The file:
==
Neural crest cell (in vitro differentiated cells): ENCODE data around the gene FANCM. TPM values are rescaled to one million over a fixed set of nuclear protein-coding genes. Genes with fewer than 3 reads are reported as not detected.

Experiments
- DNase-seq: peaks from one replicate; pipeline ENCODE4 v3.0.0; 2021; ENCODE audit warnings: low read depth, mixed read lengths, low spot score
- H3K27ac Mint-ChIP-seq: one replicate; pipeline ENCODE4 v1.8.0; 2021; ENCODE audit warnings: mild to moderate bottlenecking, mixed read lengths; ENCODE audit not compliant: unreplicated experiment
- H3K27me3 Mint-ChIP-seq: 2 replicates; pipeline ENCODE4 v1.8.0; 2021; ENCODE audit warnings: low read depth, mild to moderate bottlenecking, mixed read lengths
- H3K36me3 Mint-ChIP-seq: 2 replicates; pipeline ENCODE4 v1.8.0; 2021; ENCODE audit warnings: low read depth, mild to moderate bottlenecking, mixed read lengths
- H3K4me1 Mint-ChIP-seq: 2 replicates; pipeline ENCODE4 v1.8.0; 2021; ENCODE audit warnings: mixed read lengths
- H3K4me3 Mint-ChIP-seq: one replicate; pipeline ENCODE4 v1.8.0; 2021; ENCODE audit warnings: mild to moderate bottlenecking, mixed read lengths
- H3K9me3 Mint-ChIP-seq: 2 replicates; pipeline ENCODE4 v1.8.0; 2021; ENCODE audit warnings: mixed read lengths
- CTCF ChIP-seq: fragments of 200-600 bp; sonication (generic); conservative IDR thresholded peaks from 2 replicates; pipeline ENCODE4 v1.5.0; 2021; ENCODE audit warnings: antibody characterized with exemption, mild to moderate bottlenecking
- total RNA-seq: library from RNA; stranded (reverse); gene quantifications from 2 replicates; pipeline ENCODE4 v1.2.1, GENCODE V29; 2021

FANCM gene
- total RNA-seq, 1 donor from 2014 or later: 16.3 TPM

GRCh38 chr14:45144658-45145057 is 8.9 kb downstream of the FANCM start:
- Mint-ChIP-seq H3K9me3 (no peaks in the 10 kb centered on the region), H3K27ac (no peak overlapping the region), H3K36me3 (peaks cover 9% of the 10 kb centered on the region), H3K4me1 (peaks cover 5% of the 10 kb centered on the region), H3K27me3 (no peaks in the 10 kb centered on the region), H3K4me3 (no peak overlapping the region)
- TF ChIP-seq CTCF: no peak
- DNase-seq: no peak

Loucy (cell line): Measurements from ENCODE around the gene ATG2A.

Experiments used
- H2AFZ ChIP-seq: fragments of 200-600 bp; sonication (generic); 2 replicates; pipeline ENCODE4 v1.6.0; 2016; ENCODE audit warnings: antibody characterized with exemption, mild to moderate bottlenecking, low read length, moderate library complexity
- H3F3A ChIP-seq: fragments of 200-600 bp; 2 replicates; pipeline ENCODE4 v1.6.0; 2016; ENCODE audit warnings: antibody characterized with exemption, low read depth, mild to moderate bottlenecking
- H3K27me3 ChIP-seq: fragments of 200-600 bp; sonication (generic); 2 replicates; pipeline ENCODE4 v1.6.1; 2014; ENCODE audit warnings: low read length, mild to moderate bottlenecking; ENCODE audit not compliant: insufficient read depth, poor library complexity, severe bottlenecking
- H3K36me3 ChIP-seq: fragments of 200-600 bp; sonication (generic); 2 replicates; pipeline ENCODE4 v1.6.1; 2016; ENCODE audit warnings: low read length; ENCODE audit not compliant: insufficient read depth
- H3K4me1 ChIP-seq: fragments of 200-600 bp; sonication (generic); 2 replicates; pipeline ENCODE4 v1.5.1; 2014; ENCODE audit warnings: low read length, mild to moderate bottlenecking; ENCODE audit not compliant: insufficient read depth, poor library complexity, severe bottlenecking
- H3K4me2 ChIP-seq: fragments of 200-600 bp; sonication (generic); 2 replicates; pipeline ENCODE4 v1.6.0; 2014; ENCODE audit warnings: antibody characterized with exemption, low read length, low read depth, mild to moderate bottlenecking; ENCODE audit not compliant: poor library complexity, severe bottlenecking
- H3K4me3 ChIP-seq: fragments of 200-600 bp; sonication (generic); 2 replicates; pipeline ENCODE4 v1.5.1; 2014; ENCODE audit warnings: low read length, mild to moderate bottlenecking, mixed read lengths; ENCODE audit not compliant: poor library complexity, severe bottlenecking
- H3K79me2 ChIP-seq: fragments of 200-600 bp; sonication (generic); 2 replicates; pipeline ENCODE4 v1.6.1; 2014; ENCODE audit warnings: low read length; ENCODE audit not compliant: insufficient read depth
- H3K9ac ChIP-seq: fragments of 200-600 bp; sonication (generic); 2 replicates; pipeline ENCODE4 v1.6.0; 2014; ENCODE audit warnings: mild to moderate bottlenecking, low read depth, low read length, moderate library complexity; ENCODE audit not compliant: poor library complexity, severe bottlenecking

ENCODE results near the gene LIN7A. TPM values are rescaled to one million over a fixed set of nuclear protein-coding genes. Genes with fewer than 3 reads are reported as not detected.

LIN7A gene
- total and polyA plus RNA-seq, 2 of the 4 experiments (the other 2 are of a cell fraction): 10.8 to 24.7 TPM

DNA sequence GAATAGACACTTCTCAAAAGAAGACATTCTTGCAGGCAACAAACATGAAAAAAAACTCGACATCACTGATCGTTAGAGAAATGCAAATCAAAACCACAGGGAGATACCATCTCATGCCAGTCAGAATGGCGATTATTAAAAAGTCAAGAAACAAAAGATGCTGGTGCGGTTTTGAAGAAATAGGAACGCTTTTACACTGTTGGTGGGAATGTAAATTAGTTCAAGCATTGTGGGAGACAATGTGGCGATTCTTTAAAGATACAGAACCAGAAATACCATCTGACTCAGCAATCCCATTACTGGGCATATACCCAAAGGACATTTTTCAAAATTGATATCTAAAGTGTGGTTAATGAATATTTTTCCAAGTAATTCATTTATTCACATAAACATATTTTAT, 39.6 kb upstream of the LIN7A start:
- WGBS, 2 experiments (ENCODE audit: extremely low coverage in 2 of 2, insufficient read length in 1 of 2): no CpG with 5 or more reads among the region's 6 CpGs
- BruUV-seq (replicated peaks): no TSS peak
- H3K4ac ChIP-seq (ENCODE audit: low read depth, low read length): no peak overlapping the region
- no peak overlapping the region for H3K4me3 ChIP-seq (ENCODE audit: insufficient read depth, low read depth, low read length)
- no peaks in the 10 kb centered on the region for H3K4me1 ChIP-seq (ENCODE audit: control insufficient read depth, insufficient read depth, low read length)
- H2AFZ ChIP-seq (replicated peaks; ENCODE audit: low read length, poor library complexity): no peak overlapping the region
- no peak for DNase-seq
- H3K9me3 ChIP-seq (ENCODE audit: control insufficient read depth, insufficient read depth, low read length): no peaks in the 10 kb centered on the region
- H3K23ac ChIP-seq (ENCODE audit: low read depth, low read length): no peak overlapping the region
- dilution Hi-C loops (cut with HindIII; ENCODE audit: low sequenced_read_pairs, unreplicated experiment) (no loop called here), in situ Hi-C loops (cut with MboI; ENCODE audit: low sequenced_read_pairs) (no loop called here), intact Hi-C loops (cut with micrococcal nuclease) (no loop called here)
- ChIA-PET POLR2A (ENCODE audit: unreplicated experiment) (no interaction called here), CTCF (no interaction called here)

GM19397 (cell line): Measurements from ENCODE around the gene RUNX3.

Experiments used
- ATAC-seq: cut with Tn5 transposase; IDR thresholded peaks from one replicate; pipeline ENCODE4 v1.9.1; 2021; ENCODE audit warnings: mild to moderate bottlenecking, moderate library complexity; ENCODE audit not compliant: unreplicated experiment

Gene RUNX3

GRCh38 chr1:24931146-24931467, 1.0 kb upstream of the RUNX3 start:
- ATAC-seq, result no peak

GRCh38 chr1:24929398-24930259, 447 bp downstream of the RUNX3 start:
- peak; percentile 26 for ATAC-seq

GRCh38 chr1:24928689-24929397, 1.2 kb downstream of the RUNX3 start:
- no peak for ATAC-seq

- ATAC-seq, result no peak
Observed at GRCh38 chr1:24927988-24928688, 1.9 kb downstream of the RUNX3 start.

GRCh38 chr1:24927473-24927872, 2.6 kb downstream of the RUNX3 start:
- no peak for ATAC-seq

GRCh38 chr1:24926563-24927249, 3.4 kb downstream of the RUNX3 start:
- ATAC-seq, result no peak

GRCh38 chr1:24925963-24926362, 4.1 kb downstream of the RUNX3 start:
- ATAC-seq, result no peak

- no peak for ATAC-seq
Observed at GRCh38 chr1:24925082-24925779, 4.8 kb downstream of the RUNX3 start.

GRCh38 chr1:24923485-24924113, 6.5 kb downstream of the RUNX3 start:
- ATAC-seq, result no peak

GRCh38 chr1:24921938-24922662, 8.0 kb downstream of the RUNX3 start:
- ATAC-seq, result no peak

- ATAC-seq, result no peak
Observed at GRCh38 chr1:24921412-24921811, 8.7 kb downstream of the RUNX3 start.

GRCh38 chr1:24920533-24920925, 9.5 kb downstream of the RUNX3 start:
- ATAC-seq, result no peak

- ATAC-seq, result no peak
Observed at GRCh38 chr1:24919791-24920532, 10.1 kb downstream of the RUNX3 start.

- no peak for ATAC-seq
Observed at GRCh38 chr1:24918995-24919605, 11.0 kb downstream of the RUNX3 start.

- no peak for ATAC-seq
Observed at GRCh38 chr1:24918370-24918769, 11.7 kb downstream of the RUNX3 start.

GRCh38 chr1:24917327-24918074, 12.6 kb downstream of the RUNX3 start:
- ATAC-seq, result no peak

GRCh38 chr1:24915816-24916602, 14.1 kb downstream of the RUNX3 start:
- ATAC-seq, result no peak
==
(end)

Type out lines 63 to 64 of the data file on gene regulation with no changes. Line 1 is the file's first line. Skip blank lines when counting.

Observed at GRCh38 chr1:24925082-24925779, 4.8 kb downstream of the RUNX3 start.

GRCh38 chr1:24923485-24924113, 6.5 kb downstream of the RUNX3 start: